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Capital Mobility for Developing Countries May Not Be So High

Author

Listed:
  • Thomas D. Willett

    (Claremont McKenna College and Claremont Graduate University)

  • Young Seok Ahn

    (Korea Development Institute)

  • Manfred W. Keil

    (Claremont McKenna College)

Abstract

International capital flows to developing countries have taken on considerable policy importance in recent years. There is disagreement, however, about whether financial capital mobility has become so high that developing countries have little ability to sterilize capital flows. This paper reviews several popular methods of estimating the degree of capital mobility for developing countries and shows that they are subject to potentially important upward biases due to inappropriate assumptions concerning the roles of domestic inflation and sterilization. Corrections for these factors can cut estimates of capital mobility by one half or more.

Suggested Citation

  • Thomas D. Willett & Young Seok Ahn & Manfred W. Keil, "undated". "Capital Mobility for Developing Countries May Not Be So High," Claremont Colleges Working Papers 2000-26, Claremont Colleges.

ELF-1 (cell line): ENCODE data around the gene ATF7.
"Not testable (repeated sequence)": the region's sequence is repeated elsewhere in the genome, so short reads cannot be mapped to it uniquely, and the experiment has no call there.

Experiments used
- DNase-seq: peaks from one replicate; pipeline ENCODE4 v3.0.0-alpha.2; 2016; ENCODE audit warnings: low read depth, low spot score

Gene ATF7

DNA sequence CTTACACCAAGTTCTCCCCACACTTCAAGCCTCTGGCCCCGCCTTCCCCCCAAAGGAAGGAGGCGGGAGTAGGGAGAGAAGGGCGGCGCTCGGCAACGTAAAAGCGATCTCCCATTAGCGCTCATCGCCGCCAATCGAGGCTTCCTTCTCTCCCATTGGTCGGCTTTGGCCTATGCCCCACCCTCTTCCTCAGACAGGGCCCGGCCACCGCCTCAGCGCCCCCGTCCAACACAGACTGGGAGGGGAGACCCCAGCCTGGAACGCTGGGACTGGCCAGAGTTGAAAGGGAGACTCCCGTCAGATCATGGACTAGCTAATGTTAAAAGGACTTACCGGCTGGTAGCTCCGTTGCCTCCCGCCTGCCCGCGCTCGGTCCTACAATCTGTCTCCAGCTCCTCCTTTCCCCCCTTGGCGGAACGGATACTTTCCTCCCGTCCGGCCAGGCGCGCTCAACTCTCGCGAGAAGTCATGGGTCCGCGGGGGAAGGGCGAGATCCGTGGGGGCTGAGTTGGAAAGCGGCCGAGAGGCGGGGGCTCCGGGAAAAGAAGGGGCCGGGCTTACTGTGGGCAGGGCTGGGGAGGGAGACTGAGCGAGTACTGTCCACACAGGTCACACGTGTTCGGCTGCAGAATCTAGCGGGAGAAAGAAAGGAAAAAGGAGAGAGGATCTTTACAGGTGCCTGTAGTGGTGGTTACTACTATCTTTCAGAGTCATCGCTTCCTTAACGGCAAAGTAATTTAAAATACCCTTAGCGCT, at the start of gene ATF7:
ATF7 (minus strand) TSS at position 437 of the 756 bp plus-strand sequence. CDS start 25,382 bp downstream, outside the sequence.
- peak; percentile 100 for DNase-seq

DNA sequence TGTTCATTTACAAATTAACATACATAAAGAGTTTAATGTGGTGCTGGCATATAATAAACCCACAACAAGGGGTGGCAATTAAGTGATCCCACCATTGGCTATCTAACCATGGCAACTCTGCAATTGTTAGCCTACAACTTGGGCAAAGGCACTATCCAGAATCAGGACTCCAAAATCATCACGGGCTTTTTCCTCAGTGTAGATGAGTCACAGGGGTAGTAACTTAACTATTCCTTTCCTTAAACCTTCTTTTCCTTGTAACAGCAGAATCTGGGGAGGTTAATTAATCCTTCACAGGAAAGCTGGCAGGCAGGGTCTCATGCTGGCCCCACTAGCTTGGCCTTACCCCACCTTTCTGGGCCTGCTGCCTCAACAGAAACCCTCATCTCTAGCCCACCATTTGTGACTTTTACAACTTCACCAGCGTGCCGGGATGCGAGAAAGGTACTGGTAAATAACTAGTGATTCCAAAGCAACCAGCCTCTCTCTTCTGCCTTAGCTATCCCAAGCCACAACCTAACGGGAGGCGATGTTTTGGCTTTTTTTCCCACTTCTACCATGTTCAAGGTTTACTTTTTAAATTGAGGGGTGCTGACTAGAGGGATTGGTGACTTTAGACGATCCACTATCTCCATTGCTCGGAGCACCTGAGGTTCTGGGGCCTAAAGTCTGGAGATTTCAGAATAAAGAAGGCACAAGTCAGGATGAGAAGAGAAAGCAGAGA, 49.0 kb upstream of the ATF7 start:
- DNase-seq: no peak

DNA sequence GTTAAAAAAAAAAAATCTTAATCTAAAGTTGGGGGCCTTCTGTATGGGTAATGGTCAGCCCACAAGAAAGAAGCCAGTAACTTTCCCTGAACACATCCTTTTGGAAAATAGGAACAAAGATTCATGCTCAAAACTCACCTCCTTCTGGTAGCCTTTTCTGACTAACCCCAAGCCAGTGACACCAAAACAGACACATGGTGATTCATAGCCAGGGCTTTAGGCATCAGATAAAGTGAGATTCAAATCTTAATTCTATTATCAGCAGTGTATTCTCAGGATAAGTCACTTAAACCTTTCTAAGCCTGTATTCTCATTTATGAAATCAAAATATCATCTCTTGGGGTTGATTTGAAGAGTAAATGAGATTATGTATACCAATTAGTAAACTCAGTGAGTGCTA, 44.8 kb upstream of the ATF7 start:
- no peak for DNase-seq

• Handle: RePEc:clm:clmeco:2000-26
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    File URL: http://www.claremontmckenna.edu/rdschool/papers/2000-26.pdf
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    References listed on IDEAS

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    Cited by:

    1. Felmingham, Bruce & Leong, SuSan, 2005. "Parity conditions and the efficiency of the Australian 90- and 180-day forward markets," Review of Financial Economics, Elsevier, vol. 14(2), pages 127-145.

    More about this item

    Keywords

    sterilization; capital mobility; developing countries;

    JEL classification:

    • F3 - International Economics - - International Finance
    • O1 - Economic Development, Innovation, Technological Change, and Growth - - Economic Development
    • G0 - Financial Economics - - General

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